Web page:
• Quality control - currently, only those claimant law firms with relevant expertise in clinical negligence can undertake the work. They are monitored by the Legal Services Commission (LSC). Removing legal aid risks opening up the market to "advisers" without the necessary expertise, as well as a reduction in the current policing arrangements provided by the LSC. This is likely to lead to spurious cases being pursued and poor quality litigation - without the safety net of the NHS being able to recover its costs under the proposed arrangement of qualified one way costs shifting.  


The underlying reason, as advocated by Jackson LJ, for abolishing the recovery of the ATE insurance premium (as with conditional fee arrangement success fees) is to reduce the disproportionate costs in civil litigation. The claimant has no interest in the level of costs. This is particularly so for personal injury and has resulted in an increase in the number of personal injury claims.

The cost of ATE insurance premiums has spiralled as there are no conventional market forces in operation and the courts have made decisions that make it near impossible for defendants to challenge the level of premiums. If ATE insurance recovery remained for disbursements there would be no change from the present regime. In addition, it would add a layer of complexity. There would continue to be no control on the cost of ATE insurance premiums and ATE insurance premiums would continue to be very expensive for the access to justice benefit they deliver.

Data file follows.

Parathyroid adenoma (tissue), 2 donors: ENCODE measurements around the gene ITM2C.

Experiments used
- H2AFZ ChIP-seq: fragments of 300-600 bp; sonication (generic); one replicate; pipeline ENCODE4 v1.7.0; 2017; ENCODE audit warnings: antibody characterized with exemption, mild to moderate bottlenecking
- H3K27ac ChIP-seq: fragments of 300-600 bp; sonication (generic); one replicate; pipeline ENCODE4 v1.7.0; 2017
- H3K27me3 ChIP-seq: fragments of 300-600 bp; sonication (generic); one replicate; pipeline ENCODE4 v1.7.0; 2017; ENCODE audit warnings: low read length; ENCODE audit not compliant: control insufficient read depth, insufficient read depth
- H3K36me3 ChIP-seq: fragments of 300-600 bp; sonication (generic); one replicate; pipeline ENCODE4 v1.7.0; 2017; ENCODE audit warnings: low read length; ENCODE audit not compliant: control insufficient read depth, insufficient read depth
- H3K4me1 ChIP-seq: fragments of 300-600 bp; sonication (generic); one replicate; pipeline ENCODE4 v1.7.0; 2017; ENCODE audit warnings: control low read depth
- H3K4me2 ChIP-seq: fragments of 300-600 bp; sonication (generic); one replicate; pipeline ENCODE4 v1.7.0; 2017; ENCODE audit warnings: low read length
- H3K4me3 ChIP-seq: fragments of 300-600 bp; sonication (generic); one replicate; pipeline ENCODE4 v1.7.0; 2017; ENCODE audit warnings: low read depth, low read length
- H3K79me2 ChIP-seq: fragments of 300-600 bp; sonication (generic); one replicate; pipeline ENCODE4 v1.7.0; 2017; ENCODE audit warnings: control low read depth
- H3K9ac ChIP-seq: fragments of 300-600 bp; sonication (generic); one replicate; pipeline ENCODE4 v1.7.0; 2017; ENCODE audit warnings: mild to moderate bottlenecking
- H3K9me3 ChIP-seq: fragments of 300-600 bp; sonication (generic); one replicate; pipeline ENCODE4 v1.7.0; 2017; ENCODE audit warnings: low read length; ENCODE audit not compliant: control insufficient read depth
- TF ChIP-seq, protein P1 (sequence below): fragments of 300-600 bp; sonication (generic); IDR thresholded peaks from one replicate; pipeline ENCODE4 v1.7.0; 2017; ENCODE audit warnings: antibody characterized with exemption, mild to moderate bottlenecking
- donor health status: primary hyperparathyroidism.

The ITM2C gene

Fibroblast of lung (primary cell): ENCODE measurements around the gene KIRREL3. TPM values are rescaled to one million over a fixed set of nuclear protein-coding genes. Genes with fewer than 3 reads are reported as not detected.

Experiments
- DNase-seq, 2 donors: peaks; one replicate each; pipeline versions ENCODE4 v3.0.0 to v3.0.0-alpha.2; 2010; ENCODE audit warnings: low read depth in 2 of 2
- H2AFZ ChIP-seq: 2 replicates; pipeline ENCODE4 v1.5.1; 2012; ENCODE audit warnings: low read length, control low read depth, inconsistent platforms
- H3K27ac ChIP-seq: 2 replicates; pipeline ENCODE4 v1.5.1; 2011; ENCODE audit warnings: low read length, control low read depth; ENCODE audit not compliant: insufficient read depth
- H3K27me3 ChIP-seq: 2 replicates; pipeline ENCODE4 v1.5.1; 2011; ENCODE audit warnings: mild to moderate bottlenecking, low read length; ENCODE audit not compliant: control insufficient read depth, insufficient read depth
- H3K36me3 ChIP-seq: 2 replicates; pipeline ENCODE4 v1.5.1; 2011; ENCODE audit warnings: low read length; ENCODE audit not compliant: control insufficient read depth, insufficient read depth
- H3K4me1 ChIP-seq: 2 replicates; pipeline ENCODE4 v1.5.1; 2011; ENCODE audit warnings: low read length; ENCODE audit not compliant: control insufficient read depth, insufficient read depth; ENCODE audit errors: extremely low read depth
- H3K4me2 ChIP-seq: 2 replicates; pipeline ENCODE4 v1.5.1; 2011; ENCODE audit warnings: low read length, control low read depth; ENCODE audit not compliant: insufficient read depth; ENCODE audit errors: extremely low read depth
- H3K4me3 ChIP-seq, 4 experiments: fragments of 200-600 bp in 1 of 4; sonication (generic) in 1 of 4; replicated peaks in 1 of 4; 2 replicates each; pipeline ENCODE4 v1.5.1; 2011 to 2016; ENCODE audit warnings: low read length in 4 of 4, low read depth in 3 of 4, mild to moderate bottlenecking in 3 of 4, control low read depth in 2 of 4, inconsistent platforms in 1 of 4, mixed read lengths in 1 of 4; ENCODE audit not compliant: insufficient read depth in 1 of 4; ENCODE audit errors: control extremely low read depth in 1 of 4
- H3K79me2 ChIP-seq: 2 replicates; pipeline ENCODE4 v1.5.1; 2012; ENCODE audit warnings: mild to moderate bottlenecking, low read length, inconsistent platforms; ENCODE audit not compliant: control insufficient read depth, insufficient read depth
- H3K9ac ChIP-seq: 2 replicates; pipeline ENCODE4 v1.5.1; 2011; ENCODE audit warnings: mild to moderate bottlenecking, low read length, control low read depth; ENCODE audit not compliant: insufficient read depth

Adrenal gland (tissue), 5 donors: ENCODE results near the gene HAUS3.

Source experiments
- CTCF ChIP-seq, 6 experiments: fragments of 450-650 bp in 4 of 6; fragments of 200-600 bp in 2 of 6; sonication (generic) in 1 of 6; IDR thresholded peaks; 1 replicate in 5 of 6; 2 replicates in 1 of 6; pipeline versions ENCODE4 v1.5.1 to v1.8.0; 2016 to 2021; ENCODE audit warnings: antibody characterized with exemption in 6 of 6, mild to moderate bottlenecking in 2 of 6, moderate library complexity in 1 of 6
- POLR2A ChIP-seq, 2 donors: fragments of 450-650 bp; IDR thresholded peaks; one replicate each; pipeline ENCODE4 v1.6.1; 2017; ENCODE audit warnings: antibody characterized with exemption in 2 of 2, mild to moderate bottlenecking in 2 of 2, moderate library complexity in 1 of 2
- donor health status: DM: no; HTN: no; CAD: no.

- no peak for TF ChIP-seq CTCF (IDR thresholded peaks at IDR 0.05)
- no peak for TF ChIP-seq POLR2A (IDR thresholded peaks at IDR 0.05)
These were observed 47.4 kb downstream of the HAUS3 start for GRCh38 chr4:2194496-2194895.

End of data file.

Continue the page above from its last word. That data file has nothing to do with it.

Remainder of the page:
A way forward?

Retaining legal aid for clinical negligence cases and abolishing recoverability for ATE insurance for clinical negligence disbursements is the optimum result. Complexity would be removed, costs would be limited and controlled for the NHS, and assistance would be targeted to the most vulnerable in society.

There are two further alternatives:

  1. Retention of legal aid for obtaining expert reports only
  2. Retention of recoverability for ATE insurance for clinical negligence disbursements, but with reference to the same qualifying conditions as for legal aid.  

The former option would mean that the "pure" cost of the report is paid for only (and not any ATE administration cost/profit factor) and the LSC would be able to exert control over experts’ fees. The LSC would also be able to recover its costs in successful cases. This would ensure that assistance is targeted to those of limited means and would carry a more "modest" cost of £6 million to implement (according to Jackson LJ).

The latter option would provide assistance without extending it to all litigants in clinical negligence. Assistance would be targeted to those that actually need it rather than to all. Both alternatives would save NHS money.

The proposed amendments to the Bill relating to clinical negligence did not move to a vote. Given the levels of criticism, it is quite possible that the Government will provide some concessions on this issue before the Bill goes to Report stage. However, speaking last week, Justice Secretary Ken Clarke seemed determined not to let Peers unpick the Bill or bow to lobby pressure. Such alternatives or concessions therefore, appear by no means certain.